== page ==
1. When it came to developing a business idea, what inspired you to focus on an online-based business?

The thing I love about doing anything online is that it's liberating--it's totally creative. I feel as though this was how the "American Dream" was back when we had such a massive and booming society. It allows anyone with a vision to create it and get the benefits from that creation.

2. Why did you decide to create a site focused on articles and content marketing?

Well, I started meditating a few years ago, and it has helped open up my consciousness so much. It helped me understand what thoughts ran through my head, and how to better interpret the meaning of those thoughts. The way I understood what popped into my head has led me to a gut decision that this is something that I am meant to do too liberate my family's life! So I'm doing it, one way or another!

3. For you as a reader, what makes for interesting web content--and what keeps you coming back to a website?

Anything that would keep me coming back would have to be giving me insight on something. It's that feeling whenever you hear something so true that you just can't help but smile and shout "YES!!! I know exactly what you mean!!".

4. Why did you decide to kick off your project by seeking backers through a crowdfunding platform?

Honestly, I decided to go this route because I would like to avoid the debt of a loan. My wife and I are trying to get a new house which we got pre-approved for, and took on a new car bill recently as well. Reaching my goals this way will avoid all the excess debt we just can't handle. I believe when people see a legitimate cause, they are compassionate, and they are loving. I have high hopes for humanity.

5. As you and your wife look ahead to the next year or so, what are your goals?

I try to place myself in this present moment. If I do try to think of a future, I'm creating separation from this moment, and now have a chance to be dragged down by thoughts of anxiety and worry. In the present moment that will be in the "future" so to speak, we are hoping to accomplish an income that will take care of us and my family around us. I hope to help my father and brother who are addicted to antidepressants, and to free my mother from a household of gang retaliation due to my brother's lifestyle. I just wish to ease the pain and hurt from their minds. Thinking about that every day must be torture.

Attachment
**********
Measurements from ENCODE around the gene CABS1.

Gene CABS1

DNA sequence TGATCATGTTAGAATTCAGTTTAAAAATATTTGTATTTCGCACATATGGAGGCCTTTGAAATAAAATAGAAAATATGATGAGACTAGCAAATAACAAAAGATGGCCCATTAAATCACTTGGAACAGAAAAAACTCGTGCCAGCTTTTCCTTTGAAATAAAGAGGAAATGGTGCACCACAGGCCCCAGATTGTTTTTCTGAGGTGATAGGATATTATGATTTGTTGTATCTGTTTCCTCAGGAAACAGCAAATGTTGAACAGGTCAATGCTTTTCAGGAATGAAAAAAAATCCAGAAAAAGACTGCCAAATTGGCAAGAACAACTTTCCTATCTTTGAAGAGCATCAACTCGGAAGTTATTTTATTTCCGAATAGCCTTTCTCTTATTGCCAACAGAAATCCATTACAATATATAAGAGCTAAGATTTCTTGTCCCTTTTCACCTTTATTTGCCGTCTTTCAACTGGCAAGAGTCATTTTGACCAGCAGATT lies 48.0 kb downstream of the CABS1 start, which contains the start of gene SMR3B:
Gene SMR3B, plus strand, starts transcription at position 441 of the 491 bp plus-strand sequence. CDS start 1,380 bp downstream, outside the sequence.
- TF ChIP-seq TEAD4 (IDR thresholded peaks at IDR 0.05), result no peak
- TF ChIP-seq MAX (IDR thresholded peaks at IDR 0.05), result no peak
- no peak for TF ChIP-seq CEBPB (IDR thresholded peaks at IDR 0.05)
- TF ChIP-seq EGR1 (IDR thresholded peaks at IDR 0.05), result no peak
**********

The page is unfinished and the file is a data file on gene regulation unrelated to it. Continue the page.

These pictures show my brother today, and back when we were kids.

Thank you for taking the time to interview me!

Thanks, Jordan!

Thursday, March 26, 2015

An Excerpt from Ashes and Asphalt by Trevor Halloway

Trevor Halloway braves the New Orleans swamps every day to go to work. During the commute he works out fantastic stories in his head to put out for future generations. His love of homebrewing and cats is legendary.

His debut novel, Ashes and Asphalt is a story about brotherhood, about reconciliation and honor. Mike and Kyle Byrne's father has died and requested that his estranged sons bring his ashes to the annual Sturgis Bike Rally...together. Naturally, this does not please the duo, but they do honor the old man's request.

They have five days and two thousand miles to cover. If they can elude a pissed-off biker from New Orleans, a trio of whacked out carjackers, and the police, then they might just survive...unless they kill one another first.

Ashes and Asphalt is available on Amazon in both paperback and Kindle ebook format.

The excerpt below is from the beginning of the novel.


"I'll bet you twenty bucks that you won't mess with that old man by the bar."